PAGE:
The Evils of Democracy

It is with great amusement that I observe the “international community” bend over backwards to support the “democratically elected” president of Honduras, who was overthrown and packed into exile by a Honduran military operating vaguely under the aegis of the Honduran Supreme Court. This shows the tragedy of elevating the means, democracy, over the end, liberty. This, once again, raises the crucial distinction between a republic and a democracy.

Democracy is based on the principle that an effective majority can determine everything about a society. Vox populi, vox dei. A republic is based on the principle that concentrations of power have to be avoided in order to preserve liberty for all or part of a population. Democracy is a weighing. A republic is a balancing. In a democracy, some selected degree of control is given to the people because it’s the people’s right. In a republic, some selected degree of control is given through various sundry paths because the people hopefully provide a check on the elites of their polity, preserving space for liberty. It is the series of balances, power being made to counter power and ambition being made to check ambition, that define a republic. If giving people none of the power would maintain liberty, that would be an acceptable republican solution. If giving people all of the power would maintain liberty, that would be an acceptable republican solution. It is the maintenance of liberty, not the expression of the will of a majority, that is the overall goal of a republic.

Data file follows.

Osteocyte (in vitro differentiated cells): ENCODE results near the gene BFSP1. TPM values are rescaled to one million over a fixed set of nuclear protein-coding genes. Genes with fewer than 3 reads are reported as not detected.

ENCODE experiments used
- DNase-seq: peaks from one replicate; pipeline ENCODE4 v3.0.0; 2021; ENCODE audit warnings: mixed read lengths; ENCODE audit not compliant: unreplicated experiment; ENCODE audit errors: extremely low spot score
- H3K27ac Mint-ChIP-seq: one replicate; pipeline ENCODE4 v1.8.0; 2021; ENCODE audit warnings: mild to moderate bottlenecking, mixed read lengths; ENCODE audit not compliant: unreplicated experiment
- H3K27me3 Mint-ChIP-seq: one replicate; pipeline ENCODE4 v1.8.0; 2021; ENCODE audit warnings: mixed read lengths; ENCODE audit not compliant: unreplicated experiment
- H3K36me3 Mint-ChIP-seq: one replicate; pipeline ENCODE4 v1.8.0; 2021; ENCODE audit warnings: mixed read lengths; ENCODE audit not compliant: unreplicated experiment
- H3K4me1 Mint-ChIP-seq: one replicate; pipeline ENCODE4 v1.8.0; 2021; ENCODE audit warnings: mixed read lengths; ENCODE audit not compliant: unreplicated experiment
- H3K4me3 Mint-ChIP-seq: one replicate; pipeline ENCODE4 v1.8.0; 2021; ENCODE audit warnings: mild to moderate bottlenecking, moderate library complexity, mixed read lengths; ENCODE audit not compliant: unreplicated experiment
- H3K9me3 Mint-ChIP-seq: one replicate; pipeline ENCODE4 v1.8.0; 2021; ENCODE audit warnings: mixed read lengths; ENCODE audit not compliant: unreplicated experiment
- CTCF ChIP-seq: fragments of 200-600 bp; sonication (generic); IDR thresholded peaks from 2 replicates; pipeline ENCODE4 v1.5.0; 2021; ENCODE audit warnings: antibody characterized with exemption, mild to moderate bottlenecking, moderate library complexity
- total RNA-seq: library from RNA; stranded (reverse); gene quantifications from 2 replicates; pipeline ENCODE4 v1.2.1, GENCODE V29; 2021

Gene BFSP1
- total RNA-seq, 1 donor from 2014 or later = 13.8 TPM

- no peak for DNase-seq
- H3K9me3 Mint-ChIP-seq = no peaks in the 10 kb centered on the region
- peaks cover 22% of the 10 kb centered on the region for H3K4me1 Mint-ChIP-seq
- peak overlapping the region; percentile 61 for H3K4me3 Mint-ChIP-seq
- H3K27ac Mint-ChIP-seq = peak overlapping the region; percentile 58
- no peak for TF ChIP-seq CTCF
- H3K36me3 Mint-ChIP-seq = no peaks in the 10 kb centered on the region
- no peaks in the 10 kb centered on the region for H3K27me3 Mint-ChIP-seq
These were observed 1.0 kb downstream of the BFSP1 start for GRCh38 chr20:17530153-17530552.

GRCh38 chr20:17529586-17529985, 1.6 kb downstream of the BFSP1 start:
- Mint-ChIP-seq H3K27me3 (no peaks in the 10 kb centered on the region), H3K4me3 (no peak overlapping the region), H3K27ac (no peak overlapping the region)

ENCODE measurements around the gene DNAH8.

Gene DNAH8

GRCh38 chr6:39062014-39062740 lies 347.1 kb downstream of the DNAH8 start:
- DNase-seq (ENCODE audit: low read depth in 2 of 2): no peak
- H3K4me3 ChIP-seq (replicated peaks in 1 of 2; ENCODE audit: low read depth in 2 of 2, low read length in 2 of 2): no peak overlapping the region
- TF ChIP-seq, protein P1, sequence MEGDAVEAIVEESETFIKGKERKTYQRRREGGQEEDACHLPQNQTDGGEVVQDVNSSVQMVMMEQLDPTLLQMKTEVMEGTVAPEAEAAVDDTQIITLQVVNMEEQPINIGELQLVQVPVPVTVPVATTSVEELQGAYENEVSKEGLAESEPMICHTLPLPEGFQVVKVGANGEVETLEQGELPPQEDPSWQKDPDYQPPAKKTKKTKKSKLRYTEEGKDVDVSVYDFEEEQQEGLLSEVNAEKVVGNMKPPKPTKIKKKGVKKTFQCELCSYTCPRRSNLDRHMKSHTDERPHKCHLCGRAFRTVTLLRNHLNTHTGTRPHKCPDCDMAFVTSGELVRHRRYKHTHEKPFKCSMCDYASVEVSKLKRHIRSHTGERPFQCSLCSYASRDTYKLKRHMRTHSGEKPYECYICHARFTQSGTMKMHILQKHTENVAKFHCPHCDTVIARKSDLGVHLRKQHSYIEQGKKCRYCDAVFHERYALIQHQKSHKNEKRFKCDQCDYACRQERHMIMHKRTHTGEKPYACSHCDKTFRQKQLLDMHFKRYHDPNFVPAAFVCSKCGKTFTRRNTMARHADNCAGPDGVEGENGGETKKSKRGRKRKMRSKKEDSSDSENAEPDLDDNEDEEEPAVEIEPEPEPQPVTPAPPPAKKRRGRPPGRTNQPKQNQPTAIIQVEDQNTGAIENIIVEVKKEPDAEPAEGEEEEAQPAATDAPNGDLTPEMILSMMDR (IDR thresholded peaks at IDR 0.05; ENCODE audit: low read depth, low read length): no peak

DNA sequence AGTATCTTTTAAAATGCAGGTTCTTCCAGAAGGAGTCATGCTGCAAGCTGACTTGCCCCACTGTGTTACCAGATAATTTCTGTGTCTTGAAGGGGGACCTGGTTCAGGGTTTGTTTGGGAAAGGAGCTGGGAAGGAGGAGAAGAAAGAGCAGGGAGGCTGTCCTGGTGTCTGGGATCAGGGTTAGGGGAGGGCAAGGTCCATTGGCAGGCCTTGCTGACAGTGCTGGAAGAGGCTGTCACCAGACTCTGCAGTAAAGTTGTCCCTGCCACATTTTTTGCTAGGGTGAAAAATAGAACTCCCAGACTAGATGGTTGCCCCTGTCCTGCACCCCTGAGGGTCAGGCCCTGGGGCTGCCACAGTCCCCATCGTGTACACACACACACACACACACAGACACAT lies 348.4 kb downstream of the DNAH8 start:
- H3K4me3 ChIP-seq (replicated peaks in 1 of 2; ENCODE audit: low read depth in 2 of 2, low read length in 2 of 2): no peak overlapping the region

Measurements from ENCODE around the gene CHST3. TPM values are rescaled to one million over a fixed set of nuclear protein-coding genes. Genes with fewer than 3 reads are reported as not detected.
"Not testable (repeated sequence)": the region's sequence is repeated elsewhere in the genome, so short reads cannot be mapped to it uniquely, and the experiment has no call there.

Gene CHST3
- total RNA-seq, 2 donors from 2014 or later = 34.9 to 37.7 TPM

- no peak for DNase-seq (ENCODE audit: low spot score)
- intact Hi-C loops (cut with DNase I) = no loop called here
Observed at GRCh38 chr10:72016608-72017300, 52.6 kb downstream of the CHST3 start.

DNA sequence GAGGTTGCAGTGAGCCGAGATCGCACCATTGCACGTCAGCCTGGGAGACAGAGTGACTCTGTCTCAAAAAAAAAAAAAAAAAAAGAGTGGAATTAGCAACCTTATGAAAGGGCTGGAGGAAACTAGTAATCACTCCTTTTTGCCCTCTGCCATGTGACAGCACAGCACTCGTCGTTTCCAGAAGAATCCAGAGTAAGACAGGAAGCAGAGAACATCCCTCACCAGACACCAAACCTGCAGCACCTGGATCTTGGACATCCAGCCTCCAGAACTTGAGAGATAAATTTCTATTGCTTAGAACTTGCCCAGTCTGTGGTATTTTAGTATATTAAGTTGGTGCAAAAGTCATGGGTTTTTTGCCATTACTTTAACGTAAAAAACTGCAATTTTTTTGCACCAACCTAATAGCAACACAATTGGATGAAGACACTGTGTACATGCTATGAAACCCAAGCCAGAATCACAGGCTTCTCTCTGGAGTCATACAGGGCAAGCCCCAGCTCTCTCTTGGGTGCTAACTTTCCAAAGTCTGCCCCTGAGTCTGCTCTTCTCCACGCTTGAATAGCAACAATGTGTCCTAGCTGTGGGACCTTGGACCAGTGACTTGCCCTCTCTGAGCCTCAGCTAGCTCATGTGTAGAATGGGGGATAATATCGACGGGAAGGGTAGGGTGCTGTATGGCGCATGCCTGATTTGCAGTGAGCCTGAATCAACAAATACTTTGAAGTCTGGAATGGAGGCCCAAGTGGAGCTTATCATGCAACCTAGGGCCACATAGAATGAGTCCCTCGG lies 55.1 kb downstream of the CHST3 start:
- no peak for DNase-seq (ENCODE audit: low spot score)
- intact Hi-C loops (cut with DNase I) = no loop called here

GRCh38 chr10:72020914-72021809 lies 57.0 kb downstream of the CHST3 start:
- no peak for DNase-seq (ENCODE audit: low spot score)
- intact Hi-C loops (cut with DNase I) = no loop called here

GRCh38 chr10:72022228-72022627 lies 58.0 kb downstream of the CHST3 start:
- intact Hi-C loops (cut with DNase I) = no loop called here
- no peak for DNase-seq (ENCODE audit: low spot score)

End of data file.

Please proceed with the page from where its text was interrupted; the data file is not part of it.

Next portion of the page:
The Peisistratos playbook has been to use democracy, the means, to undermine liberty, the end. You get support from the poorest against the elites and, using the numerical and moral superiority of commanding an effective majority of the people, you gain enough power to overturn the fundamental law of a political community. This opens the road to tyranny. However it’s a special type of tyranny. It’s tyranny legitimized by the magical invocation of democracy. The clause “democratically elected” attached to any petty tyrant is an instant red flag that something is terribly wrong. Even the original form of democracy instituted by Cliesthenes in Athens was not called demokratia. It was called isonomia (”equality vis à vis law”, iso=equality; nomos=law). Equal rights was the refrain, not equal suffrage. It may even be that sortition, rule by the lot, also used in places by the Athenian democracy, is a better mechanism than majority rule to ensure liberty. Republics like Venice used a mixture of sortition and election quite successfully.

Democracy is not an ideal to uphold. It is an evil to be tolerated because other means have greater toxicity for liberty.

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